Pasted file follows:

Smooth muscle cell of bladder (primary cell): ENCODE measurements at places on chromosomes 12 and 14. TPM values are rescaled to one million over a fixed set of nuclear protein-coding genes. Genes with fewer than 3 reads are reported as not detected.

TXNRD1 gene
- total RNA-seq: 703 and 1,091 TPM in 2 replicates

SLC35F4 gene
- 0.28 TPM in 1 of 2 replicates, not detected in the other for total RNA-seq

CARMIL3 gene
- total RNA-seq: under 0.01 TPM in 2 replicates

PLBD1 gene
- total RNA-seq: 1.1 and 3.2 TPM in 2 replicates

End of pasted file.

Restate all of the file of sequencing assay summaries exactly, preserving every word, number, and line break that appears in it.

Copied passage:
Smooth muscle cell of bladder (primary cell): ENCODE measurements at places on chromosomes 12 and 14. TPM values are rescaled to one million over a fixed set of nuclear protein-coding genes. Genes with fewer than 3 reads are reported as not detected.

TXNRD1 gene
- total RNA-seq: 703 and 1,091 TPM in 2 replicates

SLC35F4 gene
- 0.28 TPM in 1 of 2 replicates, not detected in the other for total RNA-seq

CARMIL3 gene
- total RNA-seq: under 0.01 TPM in 2 replicates

PLBD1 gene
- total RNA-seq: 1.1 and 3.2 TPM in 2 replicates